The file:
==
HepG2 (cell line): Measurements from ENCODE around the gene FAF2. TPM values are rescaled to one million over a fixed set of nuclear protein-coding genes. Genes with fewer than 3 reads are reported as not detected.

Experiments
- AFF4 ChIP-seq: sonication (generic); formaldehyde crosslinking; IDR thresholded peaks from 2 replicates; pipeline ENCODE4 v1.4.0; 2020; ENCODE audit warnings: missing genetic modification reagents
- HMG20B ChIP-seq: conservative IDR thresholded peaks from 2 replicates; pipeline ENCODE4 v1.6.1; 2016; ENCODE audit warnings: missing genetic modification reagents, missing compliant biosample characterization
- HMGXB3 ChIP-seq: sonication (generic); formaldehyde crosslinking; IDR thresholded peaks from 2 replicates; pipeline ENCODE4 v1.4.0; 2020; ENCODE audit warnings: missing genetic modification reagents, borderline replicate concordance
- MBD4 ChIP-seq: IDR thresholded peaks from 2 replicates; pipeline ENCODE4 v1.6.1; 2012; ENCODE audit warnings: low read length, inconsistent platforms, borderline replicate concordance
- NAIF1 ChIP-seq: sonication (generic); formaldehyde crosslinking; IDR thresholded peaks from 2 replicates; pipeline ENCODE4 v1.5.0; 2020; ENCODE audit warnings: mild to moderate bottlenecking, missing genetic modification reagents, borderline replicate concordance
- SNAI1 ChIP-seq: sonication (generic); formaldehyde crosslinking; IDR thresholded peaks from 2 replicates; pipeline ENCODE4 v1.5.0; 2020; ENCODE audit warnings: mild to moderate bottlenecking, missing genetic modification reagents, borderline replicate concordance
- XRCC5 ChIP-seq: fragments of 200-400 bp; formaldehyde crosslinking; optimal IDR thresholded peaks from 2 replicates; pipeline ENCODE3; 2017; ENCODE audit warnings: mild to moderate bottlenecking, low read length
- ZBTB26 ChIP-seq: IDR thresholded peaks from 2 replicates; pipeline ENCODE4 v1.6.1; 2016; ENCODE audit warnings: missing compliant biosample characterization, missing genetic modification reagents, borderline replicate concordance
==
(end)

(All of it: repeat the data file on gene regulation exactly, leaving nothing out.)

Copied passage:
HepG2 (cell line): Measurements from ENCODE around the gene FAF2. TPM values are rescaled to one million over a fixed set of nuclear protein-coding genes. Genes with fewer than 3 reads are reported as not detected.

Experiments
- AFF4 ChIP-seq: sonication (generic); formaldehyde crosslinking; IDR thresholded peaks from 2 replicates; pipeline ENCODE4 v1.4.0; 2020; ENCODE audit warnings: missing genetic modification reagents
- HMG20B ChIP-seq: conservative IDR thresholded peaks from 2 replicates; pipeline ENCODE4 v1.6.1; 2016; ENCODE audit warnings: missing genetic modification reagents, missing compliant biosample characterization
- HMGXB3 ChIP-seq: sonication (generic); formaldehyde crosslinking; IDR thresholded peaks from 2 replicates; pipeline ENCODE4 v1.4.0; 2020; ENCODE audit warnings: missing genetic modification reagents, borderline replicate concordance
- MBD4 ChIP-seq: IDR thresholded peaks from 2 replicates; pipeline ENCODE4 v1.6.1; 2012; ENCODE audit warnings: low read length, inconsistent platforms, borderline replicate concordance
- NAIF1 ChIP-seq: sonication (generic); formaldehyde crosslinking; IDR thresholded peaks from 2 replicates; pipeline ENCODE4 v1.5.0; 2020; ENCODE audit warnings: mild to moderate bottlenecking, missing genetic modification reagents, borderline replicate concordance
- SNAI1 ChIP-seq: sonication (generic); formaldehyde crosslinking; IDR thresholded peaks from 2 replicates; pipeline ENCODE4 v1.5.0; 2020; ENCODE audit warnings: mild to moderate bottlenecking, missing genetic modification reagents, borderline replicate concordance
- XRCC5 ChIP-seq: fragments of 200-400 bp; formaldehyde crosslinking; optimal IDR thresholded peaks from 2 replicates; pipeline ENCODE3; 2017; ENCODE audit warnings: mild to moderate bottlenecking, low read length
- ZBTB26 ChIP-seq: IDR thresholded peaks from 2 replicates; pipeline ENCODE4 v1.6.1; 2016; ENCODE audit warnings: missing compliant biosample characterization, missing genetic modification reagents, borderline replicate concordance